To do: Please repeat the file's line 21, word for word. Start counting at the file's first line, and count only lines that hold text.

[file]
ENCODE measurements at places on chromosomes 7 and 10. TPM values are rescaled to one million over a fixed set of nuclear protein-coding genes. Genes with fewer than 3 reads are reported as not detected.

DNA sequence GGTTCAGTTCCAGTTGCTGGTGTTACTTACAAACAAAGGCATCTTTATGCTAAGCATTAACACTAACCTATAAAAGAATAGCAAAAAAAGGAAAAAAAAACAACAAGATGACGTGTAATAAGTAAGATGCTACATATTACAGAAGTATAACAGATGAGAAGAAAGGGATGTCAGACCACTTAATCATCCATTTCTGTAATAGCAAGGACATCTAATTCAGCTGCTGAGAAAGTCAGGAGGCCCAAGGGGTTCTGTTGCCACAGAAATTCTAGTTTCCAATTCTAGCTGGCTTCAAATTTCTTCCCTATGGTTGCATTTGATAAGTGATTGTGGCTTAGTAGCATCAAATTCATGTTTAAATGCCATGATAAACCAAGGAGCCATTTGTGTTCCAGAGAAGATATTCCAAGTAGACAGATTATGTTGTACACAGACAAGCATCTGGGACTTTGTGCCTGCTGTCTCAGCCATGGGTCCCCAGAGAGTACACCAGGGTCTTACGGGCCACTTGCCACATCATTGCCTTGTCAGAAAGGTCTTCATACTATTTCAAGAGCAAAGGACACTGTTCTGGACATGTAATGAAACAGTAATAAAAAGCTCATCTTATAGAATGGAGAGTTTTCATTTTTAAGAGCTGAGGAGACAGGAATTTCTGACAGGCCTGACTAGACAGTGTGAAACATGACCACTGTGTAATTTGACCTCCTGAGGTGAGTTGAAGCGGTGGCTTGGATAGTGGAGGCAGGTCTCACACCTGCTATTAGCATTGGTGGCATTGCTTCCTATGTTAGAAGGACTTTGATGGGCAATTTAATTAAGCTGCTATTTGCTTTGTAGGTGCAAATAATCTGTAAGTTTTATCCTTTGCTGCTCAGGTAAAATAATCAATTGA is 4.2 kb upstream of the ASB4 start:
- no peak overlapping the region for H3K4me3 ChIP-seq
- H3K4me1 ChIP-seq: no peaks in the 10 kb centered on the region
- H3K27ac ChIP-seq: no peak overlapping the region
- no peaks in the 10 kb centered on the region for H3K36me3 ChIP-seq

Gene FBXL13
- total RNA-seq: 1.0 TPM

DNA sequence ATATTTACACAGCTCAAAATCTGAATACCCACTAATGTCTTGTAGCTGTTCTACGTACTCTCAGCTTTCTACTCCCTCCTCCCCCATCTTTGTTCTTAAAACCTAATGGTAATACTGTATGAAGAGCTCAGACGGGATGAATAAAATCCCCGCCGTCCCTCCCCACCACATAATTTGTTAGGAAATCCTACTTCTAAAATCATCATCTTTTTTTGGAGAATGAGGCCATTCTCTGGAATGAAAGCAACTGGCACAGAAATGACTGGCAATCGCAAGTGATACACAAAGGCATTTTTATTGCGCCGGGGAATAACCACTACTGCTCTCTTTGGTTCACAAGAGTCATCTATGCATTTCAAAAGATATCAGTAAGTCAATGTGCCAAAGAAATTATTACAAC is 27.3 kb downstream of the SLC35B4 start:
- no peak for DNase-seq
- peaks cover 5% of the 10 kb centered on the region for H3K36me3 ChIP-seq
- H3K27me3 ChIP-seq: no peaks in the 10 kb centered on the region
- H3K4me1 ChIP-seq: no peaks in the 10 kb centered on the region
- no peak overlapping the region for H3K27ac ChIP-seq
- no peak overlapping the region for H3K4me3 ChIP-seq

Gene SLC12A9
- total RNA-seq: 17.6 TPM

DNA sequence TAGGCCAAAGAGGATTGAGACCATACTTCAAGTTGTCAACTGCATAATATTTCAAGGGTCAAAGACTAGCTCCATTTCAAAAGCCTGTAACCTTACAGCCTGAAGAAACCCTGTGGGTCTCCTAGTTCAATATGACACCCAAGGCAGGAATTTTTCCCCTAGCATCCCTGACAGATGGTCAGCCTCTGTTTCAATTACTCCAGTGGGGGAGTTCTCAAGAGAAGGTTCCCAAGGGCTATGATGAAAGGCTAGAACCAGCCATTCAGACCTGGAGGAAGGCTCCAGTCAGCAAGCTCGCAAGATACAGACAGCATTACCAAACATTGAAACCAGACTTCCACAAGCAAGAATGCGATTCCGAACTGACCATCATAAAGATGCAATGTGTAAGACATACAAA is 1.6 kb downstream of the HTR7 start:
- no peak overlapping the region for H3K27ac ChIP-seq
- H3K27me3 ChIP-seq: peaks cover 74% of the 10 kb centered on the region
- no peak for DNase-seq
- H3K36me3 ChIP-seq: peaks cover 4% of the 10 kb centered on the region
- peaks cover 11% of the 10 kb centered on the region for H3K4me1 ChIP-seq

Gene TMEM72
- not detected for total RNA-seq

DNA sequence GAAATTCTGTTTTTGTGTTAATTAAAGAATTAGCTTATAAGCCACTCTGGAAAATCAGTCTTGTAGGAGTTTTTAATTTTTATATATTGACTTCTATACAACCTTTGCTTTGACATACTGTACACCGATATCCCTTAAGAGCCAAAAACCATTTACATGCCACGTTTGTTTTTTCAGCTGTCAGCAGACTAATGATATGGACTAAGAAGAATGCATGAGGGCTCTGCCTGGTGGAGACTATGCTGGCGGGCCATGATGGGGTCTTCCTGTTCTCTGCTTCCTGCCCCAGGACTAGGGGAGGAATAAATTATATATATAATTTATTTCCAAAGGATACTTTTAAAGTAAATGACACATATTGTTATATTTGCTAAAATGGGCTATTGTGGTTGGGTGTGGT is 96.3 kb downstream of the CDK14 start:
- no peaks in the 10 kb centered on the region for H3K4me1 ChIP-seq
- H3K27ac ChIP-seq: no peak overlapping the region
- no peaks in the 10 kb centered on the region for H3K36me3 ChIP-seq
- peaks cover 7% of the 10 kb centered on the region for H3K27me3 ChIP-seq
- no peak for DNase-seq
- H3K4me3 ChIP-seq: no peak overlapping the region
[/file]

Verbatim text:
- no peak for DNase-seq